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Islam and the Media

There is one of three motives behind use of the media by Islamic groups: to offer an alternative to those who have already dominated the international or national media, to propagate the Islamic discourse and to defend against the prejudices, assaults and denigration that the Western media often makes against Islam.

 

We cannot imagine the world today or public opinion without the media. The power and influence of the media is beyond our imagination. Every group, every representative of any thought or interest, seeks to express or make public their ideas through the mass media; without it, it would be almost impossible to make any form of communication with society or with the rest of the world.

Communication through the mass media is not only vital, it is inevitable. Nevertheless, as for many of the other concepts of this era, living with the media, relying on the media, and  "using" the media all pose an intricate set of problems which have already become an issue often discussed by specialists and forums. What if these debates were to be joined with the Islamic way of life and taken from an Islamic perspective? It would become a maze.

To speak in general, there is one of three motives behind use of the media by Islamic groups: to offer an alternative to those who have already dominated the international or national media, to propagate the Islamic discourse and to defend against the prejudices, assaults and denigration that the Western media often makes against Islam. 

It can be said that the Islamic media raises the bar every day. Starting with Islamic newspapers and radios, formally only a few, there are thousands of Islamic TV channels broadcasting all over the world, in addition to the print media.


According to Klemens Ludwig Frankfurter Allgemeine Zeitung, many of these arguments are far being factual and in many programs and news bulletins in the European media, and particularly in Germany there is an increasing level of tolerance, which should be analyzed thoroughly.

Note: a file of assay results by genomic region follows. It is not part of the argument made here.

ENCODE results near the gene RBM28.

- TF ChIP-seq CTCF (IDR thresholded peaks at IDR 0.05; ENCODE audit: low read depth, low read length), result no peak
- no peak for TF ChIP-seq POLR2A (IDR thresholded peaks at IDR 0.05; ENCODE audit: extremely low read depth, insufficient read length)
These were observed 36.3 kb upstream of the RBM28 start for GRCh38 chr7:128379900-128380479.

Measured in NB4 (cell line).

However, it is clear that one of the main problems in the relationship between Islam and the media is the problem of misconception and distortion of news about Islam or Muslims. For instance, it has become commonplace in the media that every Muslim is a terrorist and every terrorist is a Muslim. The stereotypes created, particularly in the Western media, and thus in the minds of people, are full of violence and extremism. Whereas Islam is the fastest growing religion in the West, it has also become the most complicated phenomenon in the public mind due to the complexity of the concepts and the misconceptions of the media. An example of this kind of misconception is that the Western media and some historians often claim that Islam is a religion that was spread by the sword, meaning that Muslims went from one end of the world to the other, forcing people to either convert or die. And since the majority of the American public only receives their information about Islam through the media, they accept this idea as true. This is how Islam has been presented as a menace or a threat to the Western communities.(1) Edward Said's book, Covering Islam, talks about how the media and experts determine how we see the rest of the world.  In it he says that: